Vitally, the report draws a firm distinction between the promotion of sport in a generalised way and the clear, logical steps we need to harness it as a recognised and reliable feature of social policy. We argue that this distinction, which has long been apparent to both practitioners and researchers, needs to be enshrined in the way we fund and view sport as an area of public policy. By handing lead responsibility for sport to tackle social problems to the Department for Education, we recommend radical political and governance reform. Experts in particular fields, such as crime reduction, the fight against childhood obesity and the use of sport in education would remain autonomous, but under this proposal ministers and officials would be equipped to use sport as a powerful route out of poverty.
In the report we also set out how the promise of a world-leading coaching system can finally be fulfilled. Crucial to this is the persuasive case for investment in our coaches – the people
In publishing this report my thanks go to all who have played a part in shaping it. Particular thanks should go to Michael de Giorgio, who has led the process with dedication and expertise. I hope it will spark the reforms that Michael and his team have worked so hard for, and that so many young people in our poorest neighbourhoods would benefit from.
Gavin Poole CSJ Executive Director
I came to this country from Malta as a young boy. Like all children, I wanted an identity, a role and friends. Sport gave me every one of them. It boosted my self-esteem and even gave me a small measure of success.
Since then, I have believed that every child ought to have access to the same range of sporting opportunities which I had known, regardless of income, family background or ability. This was the driving force behind my decision to set up a charity called Greenhouse in 2002, and it is why I agreed to chair this report for the CSJ.
Sport, at its best, can be a forum for enjoyment, friendship and personal fulfilment. The same can be said for the arts and other activities – but sport enjoys a vast constituency and a hold on the national imagination. For more than a hundred years, various sports have also offered young people goals to work towards, whether they are able to realise their aspirations of fame and success, or whether, like me, their success in a more modest sporting arena helps them to succeed in other areas as well.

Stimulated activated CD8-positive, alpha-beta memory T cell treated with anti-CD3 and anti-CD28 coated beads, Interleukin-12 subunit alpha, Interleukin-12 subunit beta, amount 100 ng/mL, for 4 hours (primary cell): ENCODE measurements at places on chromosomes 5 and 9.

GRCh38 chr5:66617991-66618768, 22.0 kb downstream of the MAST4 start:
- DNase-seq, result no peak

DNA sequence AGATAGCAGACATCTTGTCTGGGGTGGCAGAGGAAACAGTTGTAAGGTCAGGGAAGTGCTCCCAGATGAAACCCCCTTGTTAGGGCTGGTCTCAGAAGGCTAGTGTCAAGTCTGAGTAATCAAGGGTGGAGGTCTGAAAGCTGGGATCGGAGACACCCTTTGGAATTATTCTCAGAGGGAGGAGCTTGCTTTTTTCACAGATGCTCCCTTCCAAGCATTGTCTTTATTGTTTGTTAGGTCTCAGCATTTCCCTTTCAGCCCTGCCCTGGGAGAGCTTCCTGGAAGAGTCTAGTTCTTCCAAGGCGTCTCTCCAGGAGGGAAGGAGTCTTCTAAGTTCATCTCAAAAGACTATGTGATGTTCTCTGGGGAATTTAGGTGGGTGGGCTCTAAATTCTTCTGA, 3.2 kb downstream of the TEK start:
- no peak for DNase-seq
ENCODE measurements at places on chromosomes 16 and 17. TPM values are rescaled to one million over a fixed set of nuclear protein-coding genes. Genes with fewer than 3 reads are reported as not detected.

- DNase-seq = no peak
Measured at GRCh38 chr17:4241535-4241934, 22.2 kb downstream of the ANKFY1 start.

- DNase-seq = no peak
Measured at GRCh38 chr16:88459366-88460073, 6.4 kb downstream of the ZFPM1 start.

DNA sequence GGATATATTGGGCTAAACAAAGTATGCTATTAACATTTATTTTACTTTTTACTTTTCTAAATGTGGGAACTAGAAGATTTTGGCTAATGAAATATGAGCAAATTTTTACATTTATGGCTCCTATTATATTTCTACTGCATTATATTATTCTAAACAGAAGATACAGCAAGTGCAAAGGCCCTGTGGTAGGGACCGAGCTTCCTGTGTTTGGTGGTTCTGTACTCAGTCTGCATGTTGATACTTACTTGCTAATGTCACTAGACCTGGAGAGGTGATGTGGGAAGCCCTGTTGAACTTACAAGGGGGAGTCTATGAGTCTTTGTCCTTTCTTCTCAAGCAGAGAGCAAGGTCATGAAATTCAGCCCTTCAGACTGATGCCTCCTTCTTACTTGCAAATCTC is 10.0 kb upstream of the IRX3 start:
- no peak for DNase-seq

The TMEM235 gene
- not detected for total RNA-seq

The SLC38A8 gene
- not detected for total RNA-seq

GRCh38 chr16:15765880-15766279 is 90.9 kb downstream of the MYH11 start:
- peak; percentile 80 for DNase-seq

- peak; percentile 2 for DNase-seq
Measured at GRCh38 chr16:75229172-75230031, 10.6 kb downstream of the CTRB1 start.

I welcome the Government’s recent commitment to focusing sports policy on young people, because I believe that by investing in the young, we instil the potential for lifelong enjoyment and participation in sport.
Participation, however, should not be seen as an end in itself – or at least not the only end. This is especially true given the enormous amount of money having been spent on sport over the last few years and the fact participation figures are declining. Sport can do more. It can achieve some of the social outcomes that will help, even transform, our society. To achieve this, there has to be a significant redistribution of funds. Just now there are allocations amounting to hundreds of millions of pounds dedicated to ‘growing and sustaining’ participation in sport. Many of these could be spent to radically better effect – more of it must be targeted more specifically on sports programmes for disadvantaged young people. I have observed through my experiences at Greenhouse and this CSJ review, that sport can reach and change this group. It can improve their life chances by increasing educational attainment and building life skills. The key ingredients for a successful programme seem to include: long term funding which enables forward planning and more importantly, commitment to the young people on these programmes; high quality coaches who are also trained to be
In just over one year, London will become the first city to host the Olympic Games for a third time. While much of the £9.4 billion investment has been spent on things the world will notice for three weeks, the success of the Games will be judged on the changes we see in Britain over thirty years or more. In 2005, Lord Coe promised the world that the London Games would deliver a sporting legacy, inspiring young people across the country to take up sport. This report suggests that one achievable and worthwhile legacy would be to transform the lives of disadvantaged young people through sport.
In publishing More than a Game I would like to extend my thanks to all the members of the Working Group as well as our talented researcher and writer, Christopher Perfect, who have contributed so much. Their knowledge and commitment have enabled us to produce a report which, if implemented, will give disadvantaged young people in this country more of the kind of opportunities that have helped me.